Since I started working in academic-adjacent industries about 7 years ago, I’ve been making significantly less money than I could if I had worked at a private tech or STM publishing firm during that time. And I’m pretty lucky, because thanks to our funders’ trust and our new sustainability model, KFG is able to do decently when it comes to competing with tech industry salaries and benefits, and pretty well when compared to for-profit academic publishing roles. Based on the job listings with salary ranges I see posted frequently, I suspect the situation is worse for most of our friends and partners who build infrastructure (not to mention most of the users of our products).
To be sure, underpaying isn’t just an open academic publishing infrastructure issue. It’s a longstanding issue with the entire non-profit industrial complex. And it’s way beyond my capabilities to fully understand it or offer solutions.
But what I can say with some confidence is that it’s a uniquely troubling problem in my little niche of open academic publishing infrastructure. Despite the community spending a huge amount of time, money, and energy over the last several years focusing on sustainability and equity, I’ve seen little attention paid to, well, pay. Sure, working groups talk about it in conventional non-profit terms, like the percentage spent on personnel. But these conversations rarely, in my experience, address whether we’re paying people enough to meaningfully compete with industry for expensive specialized talent. In fact, many of these discussions tend to suggest the opposite: that infrastructure non-profits try to do more with less so they don’t risk out-growing their funders’ ability to support them.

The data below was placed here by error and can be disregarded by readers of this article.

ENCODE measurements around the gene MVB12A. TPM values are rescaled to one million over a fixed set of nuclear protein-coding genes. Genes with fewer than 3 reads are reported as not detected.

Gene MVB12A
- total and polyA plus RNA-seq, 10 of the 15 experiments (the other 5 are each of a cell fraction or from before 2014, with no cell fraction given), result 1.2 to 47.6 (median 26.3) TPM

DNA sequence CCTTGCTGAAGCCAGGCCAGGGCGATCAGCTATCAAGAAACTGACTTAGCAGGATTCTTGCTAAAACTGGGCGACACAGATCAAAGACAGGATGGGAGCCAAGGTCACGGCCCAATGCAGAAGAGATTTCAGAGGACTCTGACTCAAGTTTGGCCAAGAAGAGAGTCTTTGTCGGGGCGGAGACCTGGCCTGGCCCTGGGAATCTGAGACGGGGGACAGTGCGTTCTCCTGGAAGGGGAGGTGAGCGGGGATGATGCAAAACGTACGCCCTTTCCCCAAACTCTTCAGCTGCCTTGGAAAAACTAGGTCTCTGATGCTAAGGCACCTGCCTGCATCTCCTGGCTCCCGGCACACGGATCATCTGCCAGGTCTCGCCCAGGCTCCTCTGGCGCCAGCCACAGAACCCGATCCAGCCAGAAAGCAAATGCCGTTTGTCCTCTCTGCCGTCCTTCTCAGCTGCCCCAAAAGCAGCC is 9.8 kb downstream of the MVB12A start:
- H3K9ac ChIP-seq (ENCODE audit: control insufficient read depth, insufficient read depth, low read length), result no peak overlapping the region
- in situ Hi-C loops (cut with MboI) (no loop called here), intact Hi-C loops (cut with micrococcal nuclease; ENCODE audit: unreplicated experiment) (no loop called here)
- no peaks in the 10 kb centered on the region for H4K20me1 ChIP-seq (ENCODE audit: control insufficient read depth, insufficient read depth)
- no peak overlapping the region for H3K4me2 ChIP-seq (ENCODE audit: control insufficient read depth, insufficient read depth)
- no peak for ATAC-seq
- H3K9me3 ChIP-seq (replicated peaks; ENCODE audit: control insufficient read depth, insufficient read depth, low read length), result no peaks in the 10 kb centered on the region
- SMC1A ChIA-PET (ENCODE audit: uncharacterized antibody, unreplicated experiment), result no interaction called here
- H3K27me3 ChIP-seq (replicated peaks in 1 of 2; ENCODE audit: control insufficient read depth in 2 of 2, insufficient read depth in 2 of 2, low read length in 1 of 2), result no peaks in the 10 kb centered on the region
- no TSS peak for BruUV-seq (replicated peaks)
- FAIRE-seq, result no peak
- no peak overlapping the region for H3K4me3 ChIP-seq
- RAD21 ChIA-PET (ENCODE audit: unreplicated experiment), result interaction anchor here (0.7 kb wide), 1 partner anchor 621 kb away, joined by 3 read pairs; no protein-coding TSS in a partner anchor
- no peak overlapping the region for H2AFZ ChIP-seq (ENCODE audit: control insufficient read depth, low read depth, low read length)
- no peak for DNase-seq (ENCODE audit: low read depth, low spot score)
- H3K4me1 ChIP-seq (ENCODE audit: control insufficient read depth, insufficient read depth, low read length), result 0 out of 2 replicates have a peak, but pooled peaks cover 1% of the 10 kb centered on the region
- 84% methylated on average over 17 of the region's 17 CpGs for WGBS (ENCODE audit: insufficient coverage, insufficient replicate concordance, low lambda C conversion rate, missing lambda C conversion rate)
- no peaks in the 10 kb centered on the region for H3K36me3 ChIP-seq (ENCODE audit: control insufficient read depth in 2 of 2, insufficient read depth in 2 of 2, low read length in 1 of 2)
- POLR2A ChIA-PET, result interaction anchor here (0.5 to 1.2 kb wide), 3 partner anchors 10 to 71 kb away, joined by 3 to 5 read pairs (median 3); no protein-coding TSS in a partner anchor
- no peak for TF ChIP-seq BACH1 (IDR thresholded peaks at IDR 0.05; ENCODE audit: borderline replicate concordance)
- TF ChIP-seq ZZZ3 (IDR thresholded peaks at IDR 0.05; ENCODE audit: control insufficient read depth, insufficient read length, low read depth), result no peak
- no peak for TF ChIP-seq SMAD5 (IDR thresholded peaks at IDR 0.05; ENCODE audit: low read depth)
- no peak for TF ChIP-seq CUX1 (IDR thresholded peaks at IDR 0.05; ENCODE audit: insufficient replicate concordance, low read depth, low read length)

That’s a shame, because in addition to leading to a false understanding of true sustainability, underpayment is a structural justice issue. People who can afford to work for below-market pay tend to be, well, more like me: privileged and affluent. And so the more we focus on technical, keep-the-lights-on sustainability and avoid addressing what real, deep sustainability would look like, the deeper of an equity hole we dig for the ecosystem.
Again, it’s beyond me to offer much of a solution, except to note that it will likely need to be systemic. Ideally, I’d like builders and funders to reset expectations a bit by having very direct, transparent, and collaborative conversations about what deep sustainability for an individual non-profit infrastructure builder, and the ecosystem as a whole, looks like — and critically, how sustainability intersects with equity. Unless and until that happens, I fear the ecosystem will likely continue to struggle to accomplish its goals of replacing extractive for-profit publishing with a more effective and equitable community-based alternative.